Florida Hometown Democracy Amendment would Worsen Economic Crisis

Don’t let the title fool you. It’s not about democracy.

Palm Coast, Florida  – April 10, 2009 – As Florida lawmakers tackle unprecedented budget challenges, Florida’s families are also coping with the effects of a deepening recession.  The pillars of Florida’s economy—tourism, agriculture and real estate—continue to buckle under the strain of a global economic downturn.  While the gravity of the present crisis is acknowledged by most, there are a handful of extremists still pushing radical policies that would make Florida’s current economic slump immeasurably worse.
The group calling itself Florida Hometown Democracy needs only 46,000 signatures to place its amendment on the 2010 ballot.  If adopted, this proposal will outsource hundreds of technical land use planning issues to the ballot box.  Under Hometown Democracy, every comprehensive plan change—no matter how small or technical—would appear on the ballot. 
Supporters of the amendment say it will give “power to the people.” And yet, a track record of shamefully anti-democratic litigation proves that Florida Hometown Democracy is not for democracy.  It is simply against growth—even when voters approve it. 
The cynical motives and catastrophic impacts of Hometown Democracy are more than theories for think tanks.  They are well-established facts for the residents of St. Pete Beach—the first community in Florida to adopt a local version of Hometown Democracy.   Since implementing the measure over two years ago, the residents of St. Pete Beach have suffered through an endless legal nightmare coupled with a sudden and lasting economic collapse. 
Once a thriving tourist town, St. Pete Beach was known as a haven for smart growth and small business.  Since then, Hometown Democracy has imposed new costs and unpredictable outcomes on businesses seeking to relocate or expand in St. Pete Beach.  The result: Too many jobs, new and old, have left town.  Despite Hometown’s promise of empowerment, St. Pete Beach citizens have watched helplessly as small town landmarks and large chains alike have closed their doors for the last time.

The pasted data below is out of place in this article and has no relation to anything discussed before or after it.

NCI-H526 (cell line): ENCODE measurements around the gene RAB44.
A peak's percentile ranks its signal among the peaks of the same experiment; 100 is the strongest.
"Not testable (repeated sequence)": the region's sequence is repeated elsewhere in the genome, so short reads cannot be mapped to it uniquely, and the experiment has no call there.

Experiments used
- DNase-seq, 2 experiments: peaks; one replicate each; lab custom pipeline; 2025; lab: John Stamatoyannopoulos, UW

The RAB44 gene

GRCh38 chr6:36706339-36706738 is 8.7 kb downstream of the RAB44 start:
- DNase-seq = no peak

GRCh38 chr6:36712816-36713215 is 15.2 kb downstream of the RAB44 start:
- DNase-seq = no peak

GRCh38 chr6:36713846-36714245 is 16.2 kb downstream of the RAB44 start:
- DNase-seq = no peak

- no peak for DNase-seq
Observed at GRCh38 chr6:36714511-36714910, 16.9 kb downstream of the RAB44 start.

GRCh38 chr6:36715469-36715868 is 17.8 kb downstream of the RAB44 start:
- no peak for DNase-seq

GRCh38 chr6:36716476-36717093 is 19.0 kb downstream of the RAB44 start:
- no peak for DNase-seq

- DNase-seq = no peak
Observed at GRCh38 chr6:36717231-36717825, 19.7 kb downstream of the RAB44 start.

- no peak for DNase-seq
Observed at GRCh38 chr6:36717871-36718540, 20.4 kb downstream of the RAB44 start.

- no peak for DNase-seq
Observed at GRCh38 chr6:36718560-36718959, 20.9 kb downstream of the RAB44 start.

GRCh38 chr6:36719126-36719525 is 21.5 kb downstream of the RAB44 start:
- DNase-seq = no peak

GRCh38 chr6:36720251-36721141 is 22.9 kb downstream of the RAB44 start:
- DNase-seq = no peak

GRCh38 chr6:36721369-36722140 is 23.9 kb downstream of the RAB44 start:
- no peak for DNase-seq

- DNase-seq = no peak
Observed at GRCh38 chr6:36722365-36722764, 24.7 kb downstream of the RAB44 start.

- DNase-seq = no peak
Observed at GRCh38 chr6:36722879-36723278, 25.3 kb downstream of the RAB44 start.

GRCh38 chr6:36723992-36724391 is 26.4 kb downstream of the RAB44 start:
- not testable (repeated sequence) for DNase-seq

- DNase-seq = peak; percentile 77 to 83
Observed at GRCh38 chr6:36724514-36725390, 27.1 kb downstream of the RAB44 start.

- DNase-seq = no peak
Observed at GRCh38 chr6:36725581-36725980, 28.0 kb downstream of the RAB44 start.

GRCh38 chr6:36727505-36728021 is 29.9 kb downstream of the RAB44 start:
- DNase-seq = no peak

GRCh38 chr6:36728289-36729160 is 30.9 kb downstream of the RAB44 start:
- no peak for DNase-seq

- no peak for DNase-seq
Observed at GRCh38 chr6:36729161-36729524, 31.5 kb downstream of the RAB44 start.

The story of St. Pete Beach is proof that Hometown Democracy disciples are not interested in your hometown, or democracy.  Despite preaching “power to the people,” Hometown Democracy has systematically fought to silence any group, halt any decision, and overturn any election it opposes.
Due to Hometown Democracy, tough times hit St. Pete Beach two years before hitting the rest of Florida.  Hoping to revive their town’s failing economy, a group of business and community leaders fought back.  Abiding by Hometown Democracy-imposed regulations, they succeeded in placing four comprehensive land use plan changes on the ballot.   Despite the opposition of Hometown Democracy forces, St. Pete Beach voters overwhelmingly approved these four changes in July of 2008.
What happened next was shocking evidence of Florida Hometown Democracy’s true motives.
Within twenty-four hours of the vote, Hometown Democracy followers had filed a lawsuit to overturn the election.  Indeed, the very individuals who so stridently championed direct democracy have now filed nearly a dozen separate legal actions aimed at delaying, disrupting or outright denying the manifest will of the voters in St. Pete Beach.  Ironically, they are led by the same Tallahassee lawyer who is credited with writing the Hometown Democracy amendment.